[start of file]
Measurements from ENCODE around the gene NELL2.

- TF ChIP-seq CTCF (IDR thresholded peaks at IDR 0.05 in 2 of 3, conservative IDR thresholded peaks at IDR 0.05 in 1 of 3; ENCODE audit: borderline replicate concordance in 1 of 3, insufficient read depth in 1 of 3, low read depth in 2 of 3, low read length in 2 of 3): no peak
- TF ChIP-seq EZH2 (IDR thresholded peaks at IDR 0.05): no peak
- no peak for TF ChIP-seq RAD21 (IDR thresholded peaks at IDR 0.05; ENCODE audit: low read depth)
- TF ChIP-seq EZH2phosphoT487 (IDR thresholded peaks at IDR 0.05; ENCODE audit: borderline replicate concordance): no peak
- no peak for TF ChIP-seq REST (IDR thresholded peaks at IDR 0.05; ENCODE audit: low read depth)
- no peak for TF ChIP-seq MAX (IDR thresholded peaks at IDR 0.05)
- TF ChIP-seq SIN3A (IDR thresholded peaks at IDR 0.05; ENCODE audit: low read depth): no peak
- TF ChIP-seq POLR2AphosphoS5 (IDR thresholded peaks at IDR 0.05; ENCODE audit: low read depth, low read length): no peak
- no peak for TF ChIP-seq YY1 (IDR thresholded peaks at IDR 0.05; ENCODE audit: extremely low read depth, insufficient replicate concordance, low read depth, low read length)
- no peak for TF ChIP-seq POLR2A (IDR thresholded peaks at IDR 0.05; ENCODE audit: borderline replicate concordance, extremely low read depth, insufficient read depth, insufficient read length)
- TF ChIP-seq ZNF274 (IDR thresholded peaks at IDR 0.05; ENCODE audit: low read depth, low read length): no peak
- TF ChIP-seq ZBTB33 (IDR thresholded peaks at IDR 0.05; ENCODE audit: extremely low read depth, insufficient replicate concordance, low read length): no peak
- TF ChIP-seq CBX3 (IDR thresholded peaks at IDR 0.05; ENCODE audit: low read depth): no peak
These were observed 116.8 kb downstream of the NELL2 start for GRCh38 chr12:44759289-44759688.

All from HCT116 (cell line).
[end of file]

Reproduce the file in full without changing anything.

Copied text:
Measurements from ENCODE around the gene NELL2.

- TF ChIP-seq CTCF (IDR thresholded peaks at IDR 0.05 in 2 of 3, conservative IDR thresholded peaks at IDR 0.05 in 1 of 3; ENCODE audit: borderline replicate concordance in 1 of 3, insufficient read depth in 1 of 3, low read depth in 2 of 3, low read length in 2 of 3): no peak
- TF ChIP-seq EZH2 (IDR thresholded peaks at IDR 0.05): no peak
- no peak for TF ChIP-seq RAD21 (IDR thresholded peaks at IDR 0.05; ENCODE audit: low read depth)
- TF ChIP-seq EZH2phosphoT487 (IDR thresholded peaks at IDR 0.05; ENCODE audit: borderline replicate concordance): no peak
- no peak for TF ChIP-seq REST (IDR thresholded peaks at IDR 0.05; ENCODE audit: low read depth)
- no peak for TF ChIP-seq MAX (IDR thresholded peaks at IDR 0.05)
- TF ChIP-seq SIN3A (IDR thresholded peaks at IDR 0.05; ENCODE audit: low read depth): no peak
- TF ChIP-seq POLR2AphosphoS5 (IDR thresholded peaks at IDR 0.05; ENCODE audit: low read depth, low read length): no peak
- no peak for TF ChIP-seq YY1 (IDR thresholded peaks at IDR 0.05; ENCODE audit: extremely low read depth, insufficient replicate concordance, low read depth, low read length)
- no peak for TF ChIP-seq POLR2A (IDR thresholded peaks at IDR 0.05; ENCODE audit: borderline replicate concordance, extremely low read depth, insufficient read depth, insufficient read length)
- TF ChIP-seq ZNF274 (IDR thresholded peaks at IDR 0.05; ENCODE audit: low read depth, low read length): no peak
- TF ChIP-seq ZBTB33 (IDR thresholded peaks at IDR 0.05; ENCODE audit: extremely low read depth, insufficient replicate concordance, low read length): no peak
- TF ChIP-seq CBX3 (IDR thresholded peaks at IDR 0.05; ENCODE audit: low read depth): no peak
These were observed 116.8 kb downstream of the NELL2 start for GRCh38 chr12:44759289-44759688.

All from HCT116 (cell line).